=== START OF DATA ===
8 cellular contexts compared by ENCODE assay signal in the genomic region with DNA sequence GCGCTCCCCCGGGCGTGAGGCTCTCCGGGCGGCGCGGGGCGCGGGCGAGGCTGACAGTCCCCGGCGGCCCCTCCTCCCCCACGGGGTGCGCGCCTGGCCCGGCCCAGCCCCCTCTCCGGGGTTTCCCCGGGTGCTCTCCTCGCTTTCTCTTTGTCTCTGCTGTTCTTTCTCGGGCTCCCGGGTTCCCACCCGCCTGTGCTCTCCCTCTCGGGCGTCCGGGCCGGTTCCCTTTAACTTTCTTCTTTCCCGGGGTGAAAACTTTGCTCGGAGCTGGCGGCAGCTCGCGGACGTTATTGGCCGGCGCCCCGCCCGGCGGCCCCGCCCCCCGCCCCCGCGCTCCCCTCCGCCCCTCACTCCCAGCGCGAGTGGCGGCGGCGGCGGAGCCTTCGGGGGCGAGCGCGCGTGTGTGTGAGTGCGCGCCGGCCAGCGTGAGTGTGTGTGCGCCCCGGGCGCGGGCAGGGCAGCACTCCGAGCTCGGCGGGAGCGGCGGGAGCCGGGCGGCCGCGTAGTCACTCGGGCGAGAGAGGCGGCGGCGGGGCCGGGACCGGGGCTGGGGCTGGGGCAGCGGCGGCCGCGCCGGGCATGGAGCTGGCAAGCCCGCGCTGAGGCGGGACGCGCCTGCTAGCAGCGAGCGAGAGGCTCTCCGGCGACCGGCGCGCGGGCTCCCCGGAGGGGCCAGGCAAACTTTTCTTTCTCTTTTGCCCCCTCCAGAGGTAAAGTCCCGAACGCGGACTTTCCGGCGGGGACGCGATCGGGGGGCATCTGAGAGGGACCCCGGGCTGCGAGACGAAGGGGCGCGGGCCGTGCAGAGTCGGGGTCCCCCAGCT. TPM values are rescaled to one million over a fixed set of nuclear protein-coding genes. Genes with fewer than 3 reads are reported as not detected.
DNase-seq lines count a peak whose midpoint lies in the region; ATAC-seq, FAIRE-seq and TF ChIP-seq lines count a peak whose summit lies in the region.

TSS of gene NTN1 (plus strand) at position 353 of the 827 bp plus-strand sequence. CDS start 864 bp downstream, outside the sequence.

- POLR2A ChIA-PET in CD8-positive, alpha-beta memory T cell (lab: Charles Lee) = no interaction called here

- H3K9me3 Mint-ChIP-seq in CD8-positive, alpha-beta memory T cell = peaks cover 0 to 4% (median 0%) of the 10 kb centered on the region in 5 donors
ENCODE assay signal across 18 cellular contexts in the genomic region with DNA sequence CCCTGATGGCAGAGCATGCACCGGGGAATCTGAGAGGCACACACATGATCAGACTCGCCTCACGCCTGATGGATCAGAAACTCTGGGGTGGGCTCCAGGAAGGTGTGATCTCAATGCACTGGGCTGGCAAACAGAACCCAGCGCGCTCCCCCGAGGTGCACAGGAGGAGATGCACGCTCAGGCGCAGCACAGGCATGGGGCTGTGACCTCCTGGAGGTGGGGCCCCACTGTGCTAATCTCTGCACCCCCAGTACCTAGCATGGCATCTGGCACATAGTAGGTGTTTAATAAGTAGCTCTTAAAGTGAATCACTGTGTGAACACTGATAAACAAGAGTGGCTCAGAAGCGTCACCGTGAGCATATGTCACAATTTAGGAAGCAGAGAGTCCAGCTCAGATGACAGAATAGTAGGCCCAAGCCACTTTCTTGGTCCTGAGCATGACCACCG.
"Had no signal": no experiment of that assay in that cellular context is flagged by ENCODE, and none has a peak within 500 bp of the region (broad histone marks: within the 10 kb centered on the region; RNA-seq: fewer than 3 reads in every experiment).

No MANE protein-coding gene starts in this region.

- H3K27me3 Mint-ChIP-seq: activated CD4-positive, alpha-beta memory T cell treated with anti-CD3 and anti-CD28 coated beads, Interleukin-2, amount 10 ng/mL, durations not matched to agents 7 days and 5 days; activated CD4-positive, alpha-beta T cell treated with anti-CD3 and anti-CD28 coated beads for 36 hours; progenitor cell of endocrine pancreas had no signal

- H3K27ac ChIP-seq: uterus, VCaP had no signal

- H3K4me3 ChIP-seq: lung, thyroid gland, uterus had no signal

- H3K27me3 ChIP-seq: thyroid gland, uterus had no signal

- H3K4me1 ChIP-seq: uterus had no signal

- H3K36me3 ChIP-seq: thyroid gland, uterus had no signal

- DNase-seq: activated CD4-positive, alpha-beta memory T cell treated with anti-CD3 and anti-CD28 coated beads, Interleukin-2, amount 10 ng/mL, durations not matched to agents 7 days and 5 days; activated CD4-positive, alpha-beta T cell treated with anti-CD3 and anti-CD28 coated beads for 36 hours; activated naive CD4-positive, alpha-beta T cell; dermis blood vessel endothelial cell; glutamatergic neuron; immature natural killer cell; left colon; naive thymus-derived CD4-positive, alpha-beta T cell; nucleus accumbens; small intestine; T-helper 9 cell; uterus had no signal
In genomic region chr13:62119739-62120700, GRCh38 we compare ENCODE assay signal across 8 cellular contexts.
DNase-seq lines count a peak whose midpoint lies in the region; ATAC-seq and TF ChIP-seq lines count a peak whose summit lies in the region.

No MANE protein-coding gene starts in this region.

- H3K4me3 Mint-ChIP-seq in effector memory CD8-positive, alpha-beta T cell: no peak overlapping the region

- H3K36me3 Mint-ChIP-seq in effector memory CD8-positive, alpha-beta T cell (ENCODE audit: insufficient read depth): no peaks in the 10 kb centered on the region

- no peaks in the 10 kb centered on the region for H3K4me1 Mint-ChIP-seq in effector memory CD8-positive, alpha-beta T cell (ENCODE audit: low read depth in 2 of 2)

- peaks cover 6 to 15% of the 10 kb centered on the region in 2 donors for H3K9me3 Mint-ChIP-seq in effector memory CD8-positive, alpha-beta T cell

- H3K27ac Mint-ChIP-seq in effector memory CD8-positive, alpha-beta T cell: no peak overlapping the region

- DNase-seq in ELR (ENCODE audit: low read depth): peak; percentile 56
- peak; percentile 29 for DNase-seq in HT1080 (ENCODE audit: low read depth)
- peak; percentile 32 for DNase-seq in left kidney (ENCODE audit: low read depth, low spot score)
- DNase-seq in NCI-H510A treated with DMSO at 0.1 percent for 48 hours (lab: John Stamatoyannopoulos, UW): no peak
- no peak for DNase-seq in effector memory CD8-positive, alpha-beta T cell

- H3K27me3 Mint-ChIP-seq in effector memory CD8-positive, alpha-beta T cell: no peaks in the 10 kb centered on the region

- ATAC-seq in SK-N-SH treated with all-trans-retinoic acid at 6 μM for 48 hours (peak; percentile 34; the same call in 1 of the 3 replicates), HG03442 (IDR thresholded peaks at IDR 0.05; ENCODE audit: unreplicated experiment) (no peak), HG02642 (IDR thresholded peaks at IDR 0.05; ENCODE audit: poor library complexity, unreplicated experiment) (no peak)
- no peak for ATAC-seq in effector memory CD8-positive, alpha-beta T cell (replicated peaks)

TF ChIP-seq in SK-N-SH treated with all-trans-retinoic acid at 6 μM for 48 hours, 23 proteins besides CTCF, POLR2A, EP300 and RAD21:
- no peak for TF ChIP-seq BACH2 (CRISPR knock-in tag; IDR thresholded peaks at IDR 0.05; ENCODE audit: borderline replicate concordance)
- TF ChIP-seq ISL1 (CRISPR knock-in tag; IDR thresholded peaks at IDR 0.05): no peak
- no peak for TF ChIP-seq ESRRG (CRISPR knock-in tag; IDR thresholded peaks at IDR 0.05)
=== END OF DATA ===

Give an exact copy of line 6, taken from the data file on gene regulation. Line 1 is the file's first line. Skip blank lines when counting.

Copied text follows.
ENCODE assay signal across 18 cellular contexts in the genomic region with DNA sequence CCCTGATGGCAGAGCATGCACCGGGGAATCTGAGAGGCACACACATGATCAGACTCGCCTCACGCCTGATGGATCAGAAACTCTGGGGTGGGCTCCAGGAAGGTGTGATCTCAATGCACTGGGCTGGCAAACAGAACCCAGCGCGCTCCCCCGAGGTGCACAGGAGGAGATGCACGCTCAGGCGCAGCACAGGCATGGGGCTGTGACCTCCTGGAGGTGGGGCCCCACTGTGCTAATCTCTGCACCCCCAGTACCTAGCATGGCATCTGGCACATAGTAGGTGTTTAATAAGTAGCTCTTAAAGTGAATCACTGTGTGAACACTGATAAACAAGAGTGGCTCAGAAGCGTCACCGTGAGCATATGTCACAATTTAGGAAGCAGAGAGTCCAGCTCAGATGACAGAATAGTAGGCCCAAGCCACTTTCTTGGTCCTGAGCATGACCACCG.